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Germany's first state elections of the year hint at seismic shifts. Does the end of Angela Merkel's time as chancellor mean the decline of her CDU? Has Germany embraced the Greens as the new centrist guiding star?
The bare numbers suggest that nothing much has changed in the first major polls of Germany's "super election year." Both incumbent state premiers in the western states of Baden-Württemberg and Rhineland-Palatinate — respectively, the Green Winfried Kretschmann and the Social Democrat Malu Dreyer — have won comfortably again and now look almost certainly free to start forming their next governments.
But the momentous context of 2021 — six state elections and a federal election, the looming departure of Angela Merkel as chancellor in autumn, plus an ongoing pandemic — has amplified the significance of the individual party performances, which suggest to most observers that something seismic is rumbling beneath the usually immovable landscape of German politics.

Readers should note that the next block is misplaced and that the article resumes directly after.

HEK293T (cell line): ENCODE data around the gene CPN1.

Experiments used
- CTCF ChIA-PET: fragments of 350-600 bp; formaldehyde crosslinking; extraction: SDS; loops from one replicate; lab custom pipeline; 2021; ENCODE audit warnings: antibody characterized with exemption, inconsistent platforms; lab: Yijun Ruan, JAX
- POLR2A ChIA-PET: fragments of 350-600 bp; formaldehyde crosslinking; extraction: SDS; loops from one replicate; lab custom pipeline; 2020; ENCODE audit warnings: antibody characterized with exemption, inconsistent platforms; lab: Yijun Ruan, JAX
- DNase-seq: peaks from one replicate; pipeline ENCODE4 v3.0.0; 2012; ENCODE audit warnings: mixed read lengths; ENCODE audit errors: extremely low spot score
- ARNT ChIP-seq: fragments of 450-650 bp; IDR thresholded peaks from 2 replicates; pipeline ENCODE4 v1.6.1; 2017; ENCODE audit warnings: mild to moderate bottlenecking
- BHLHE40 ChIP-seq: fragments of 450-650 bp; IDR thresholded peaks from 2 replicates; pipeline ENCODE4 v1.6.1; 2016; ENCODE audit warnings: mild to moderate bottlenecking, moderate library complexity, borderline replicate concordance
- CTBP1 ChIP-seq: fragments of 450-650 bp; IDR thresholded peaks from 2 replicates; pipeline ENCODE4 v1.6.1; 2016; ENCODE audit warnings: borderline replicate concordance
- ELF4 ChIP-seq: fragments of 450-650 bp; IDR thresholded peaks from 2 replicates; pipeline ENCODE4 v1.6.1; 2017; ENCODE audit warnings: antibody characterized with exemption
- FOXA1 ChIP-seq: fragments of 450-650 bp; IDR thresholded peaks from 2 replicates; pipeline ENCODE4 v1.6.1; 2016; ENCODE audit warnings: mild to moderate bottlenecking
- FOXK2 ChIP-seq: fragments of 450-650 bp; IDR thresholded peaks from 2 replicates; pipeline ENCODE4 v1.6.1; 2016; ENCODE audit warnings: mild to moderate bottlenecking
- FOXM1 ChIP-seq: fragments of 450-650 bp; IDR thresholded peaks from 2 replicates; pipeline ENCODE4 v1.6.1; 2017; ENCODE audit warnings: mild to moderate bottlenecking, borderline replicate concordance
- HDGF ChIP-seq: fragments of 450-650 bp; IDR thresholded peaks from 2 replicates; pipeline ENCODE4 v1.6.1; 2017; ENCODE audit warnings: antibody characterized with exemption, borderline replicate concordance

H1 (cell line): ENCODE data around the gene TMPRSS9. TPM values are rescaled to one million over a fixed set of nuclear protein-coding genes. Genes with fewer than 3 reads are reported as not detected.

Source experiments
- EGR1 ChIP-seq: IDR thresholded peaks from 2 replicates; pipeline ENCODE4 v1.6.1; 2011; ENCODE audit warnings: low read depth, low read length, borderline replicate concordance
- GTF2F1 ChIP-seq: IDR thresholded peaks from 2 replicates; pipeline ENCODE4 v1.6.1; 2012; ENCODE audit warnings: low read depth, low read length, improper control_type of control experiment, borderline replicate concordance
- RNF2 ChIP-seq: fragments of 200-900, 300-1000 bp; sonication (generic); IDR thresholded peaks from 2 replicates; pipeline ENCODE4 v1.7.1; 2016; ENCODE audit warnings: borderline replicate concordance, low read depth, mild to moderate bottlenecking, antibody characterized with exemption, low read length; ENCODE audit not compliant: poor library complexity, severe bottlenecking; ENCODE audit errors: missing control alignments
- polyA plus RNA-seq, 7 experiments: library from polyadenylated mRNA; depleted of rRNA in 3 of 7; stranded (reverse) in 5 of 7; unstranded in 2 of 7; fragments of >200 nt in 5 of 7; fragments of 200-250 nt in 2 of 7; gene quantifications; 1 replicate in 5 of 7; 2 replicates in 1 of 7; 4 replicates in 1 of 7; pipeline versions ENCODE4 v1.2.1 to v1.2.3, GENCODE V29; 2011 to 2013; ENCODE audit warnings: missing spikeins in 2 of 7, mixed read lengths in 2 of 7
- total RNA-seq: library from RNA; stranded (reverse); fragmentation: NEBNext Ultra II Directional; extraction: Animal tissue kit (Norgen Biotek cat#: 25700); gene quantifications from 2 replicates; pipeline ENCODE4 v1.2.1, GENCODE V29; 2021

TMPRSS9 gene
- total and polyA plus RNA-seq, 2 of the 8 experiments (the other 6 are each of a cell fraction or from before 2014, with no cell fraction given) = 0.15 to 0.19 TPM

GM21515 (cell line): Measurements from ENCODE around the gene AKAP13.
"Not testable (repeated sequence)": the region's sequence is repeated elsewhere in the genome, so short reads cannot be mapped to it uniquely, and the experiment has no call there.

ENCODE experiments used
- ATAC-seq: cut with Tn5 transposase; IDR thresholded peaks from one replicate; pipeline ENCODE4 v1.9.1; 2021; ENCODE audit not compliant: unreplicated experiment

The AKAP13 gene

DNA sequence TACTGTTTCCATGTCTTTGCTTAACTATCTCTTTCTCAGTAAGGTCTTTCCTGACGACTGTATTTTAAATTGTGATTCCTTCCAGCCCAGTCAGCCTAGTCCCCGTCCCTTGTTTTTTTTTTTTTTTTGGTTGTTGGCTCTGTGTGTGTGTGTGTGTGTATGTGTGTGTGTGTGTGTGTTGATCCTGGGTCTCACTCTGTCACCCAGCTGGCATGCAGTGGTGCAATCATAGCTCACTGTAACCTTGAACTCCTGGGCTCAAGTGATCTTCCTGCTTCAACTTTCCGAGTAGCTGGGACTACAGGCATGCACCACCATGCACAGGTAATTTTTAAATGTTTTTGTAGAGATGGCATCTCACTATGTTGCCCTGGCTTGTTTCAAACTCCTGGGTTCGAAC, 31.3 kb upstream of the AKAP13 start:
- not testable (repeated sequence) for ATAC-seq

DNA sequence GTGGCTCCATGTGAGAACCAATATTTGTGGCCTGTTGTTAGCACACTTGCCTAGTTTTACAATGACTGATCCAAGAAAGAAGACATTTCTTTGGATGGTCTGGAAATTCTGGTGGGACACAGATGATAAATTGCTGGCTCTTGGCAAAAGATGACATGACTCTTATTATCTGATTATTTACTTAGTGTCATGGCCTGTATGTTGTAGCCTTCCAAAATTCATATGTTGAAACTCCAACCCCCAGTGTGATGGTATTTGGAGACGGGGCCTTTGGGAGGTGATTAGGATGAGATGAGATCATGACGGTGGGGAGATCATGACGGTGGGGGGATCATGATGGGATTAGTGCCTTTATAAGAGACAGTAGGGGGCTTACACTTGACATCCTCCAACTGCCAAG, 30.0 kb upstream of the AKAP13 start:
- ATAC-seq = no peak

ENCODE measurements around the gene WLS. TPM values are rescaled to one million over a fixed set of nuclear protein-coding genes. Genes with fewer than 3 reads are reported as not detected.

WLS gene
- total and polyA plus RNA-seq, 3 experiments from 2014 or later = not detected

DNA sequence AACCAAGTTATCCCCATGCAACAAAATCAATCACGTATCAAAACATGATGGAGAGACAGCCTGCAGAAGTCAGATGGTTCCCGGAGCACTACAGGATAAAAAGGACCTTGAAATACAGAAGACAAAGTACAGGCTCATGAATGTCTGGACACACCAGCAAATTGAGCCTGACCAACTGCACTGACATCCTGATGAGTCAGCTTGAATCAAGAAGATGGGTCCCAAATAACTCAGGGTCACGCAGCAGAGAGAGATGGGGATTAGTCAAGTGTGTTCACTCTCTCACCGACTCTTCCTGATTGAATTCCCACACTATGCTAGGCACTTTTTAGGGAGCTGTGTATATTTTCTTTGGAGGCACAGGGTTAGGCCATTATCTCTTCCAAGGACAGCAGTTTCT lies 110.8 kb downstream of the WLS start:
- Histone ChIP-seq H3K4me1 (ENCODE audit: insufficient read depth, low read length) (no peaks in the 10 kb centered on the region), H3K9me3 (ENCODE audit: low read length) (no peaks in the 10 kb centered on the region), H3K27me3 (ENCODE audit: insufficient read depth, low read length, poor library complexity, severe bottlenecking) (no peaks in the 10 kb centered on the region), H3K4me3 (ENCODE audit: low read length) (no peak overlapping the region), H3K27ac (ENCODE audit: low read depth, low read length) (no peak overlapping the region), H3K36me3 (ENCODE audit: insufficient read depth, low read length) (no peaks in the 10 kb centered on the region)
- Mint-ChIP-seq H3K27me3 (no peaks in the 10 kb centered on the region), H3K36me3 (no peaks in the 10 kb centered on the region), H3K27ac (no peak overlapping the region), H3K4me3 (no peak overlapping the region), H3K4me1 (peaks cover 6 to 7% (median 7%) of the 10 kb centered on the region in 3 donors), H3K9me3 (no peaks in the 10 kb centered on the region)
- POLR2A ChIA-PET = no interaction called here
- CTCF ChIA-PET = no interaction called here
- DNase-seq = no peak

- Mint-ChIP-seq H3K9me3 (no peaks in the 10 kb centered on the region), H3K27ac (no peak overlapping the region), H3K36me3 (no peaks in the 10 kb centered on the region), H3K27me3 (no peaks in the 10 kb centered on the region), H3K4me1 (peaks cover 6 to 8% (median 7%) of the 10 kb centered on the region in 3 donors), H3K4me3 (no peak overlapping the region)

The Christian Democrats (CDU) have the biggest reason to be worried. The party that Merkel has dominated for over two decades, and which itself has dominated German politics since the federal republic was founded in 1949, posted its worst-ever results in both states: The latest projections suggest the CDU has dropped nearly three points in Baden-Württemberg and more than four in Rhineland-Palatinate, scoring 24% and 28% respectively.
The Baden-Württemberg result looks especially damaging. The wealthy southern state, home to many of Germany's prestige multinationals, has been a conservative stronghold for decades. The winner was undoubtedly predetermined by the impenetrable popularity of the avuncular State Premier Kretschmann, but it was obvious on Sunday that the CDU had to reflect on its own failures.
In a brief statement, party General Secretary Paul Ziemiak admitted that the corruption scandals that cost three conservative MPs their Bundestag seats last week had shaken voters' confidence in the CDU, as had dissatisfaction with Germany's painfully slow vaccine rollout.